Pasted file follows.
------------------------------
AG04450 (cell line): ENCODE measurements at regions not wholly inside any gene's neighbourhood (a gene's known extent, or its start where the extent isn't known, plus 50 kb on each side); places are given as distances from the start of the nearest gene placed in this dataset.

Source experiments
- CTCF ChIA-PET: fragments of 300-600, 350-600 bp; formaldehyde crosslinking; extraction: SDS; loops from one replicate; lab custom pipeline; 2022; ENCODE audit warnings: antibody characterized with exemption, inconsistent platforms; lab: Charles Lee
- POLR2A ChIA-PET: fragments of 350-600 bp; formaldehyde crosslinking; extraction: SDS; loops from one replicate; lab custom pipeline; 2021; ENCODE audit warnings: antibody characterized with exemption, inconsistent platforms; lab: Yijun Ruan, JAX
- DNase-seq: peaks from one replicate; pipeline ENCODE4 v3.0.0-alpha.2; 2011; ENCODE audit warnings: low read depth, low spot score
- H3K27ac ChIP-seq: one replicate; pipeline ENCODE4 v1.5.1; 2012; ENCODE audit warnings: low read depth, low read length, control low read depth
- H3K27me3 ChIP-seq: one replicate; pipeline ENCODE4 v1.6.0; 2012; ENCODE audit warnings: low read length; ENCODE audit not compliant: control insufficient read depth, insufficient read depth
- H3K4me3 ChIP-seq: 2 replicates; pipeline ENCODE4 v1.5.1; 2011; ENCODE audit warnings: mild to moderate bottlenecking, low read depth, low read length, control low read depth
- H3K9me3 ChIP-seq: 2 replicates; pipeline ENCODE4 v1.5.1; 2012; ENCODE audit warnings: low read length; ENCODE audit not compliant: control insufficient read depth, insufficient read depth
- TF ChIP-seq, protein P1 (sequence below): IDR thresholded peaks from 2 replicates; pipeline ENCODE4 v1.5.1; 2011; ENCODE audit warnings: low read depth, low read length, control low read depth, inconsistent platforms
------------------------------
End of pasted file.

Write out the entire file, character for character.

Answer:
AG04450 (cell line): ENCODE measurements at regions not wholly inside any gene's neighbourhood (a gene's known extent, or its start where the extent isn't known, plus 50 kb on each side); places are given as distances from the start of the nearest gene placed in this dataset.

Source experiments
- CTCF ChIA-PET: fragments of 300-600, 350-600 bp; formaldehyde crosslinking; extraction: SDS; loops from one replicate; lab custom pipeline; 2022; ENCODE audit warnings: antibody characterized with exemption, inconsistent platforms; lab: Charles Lee
- POLR2A ChIA-PET: fragments of 350-600 bp; formaldehyde crosslinking; extraction: SDS; loops from one replicate; lab custom pipeline; 2021; ENCODE audit warnings: antibody characterized with exemption, inconsistent platforms; lab: Yijun Ruan, JAX
- DNase-seq: peaks from one replicate; pipeline ENCODE4 v3.0.0-alpha.2; 2011; ENCODE audit warnings: low read depth, low spot score
- H3K27ac ChIP-seq: one replicate; pipeline ENCODE4 v1.5.1; 2012; ENCODE audit warnings: low read depth, low read length, control low read depth
- H3K27me3 ChIP-seq: one replicate; pipeline ENCODE4 v1.6.0; 2012; ENCODE audit warnings: low read length; ENCODE audit not compliant: control insufficient read depth, insufficient read depth
- H3K4me3 ChIP-seq: 2 replicates; pipeline ENCODE4 v1.5.1; 2011; ENCODE audit warnings: mild to moderate bottlenecking, low read depth, low read length, control low read depth
- H3K9me3 ChIP-seq: 2 replicates; pipeline ENCODE4 v1.5.1; 2012; ENCODE audit warnings: low read length; ENCODE audit not compliant: control insufficient read depth, insufficient read depth
- TF ChIP-seq, protein P1 (sequence below): IDR thresholded peaks from 2 replicates; pipeline ENCODE4 v1.5.1; 2011; ENCODE audit warnings: low read depth, low read length, control low read depth, inconsistent platforms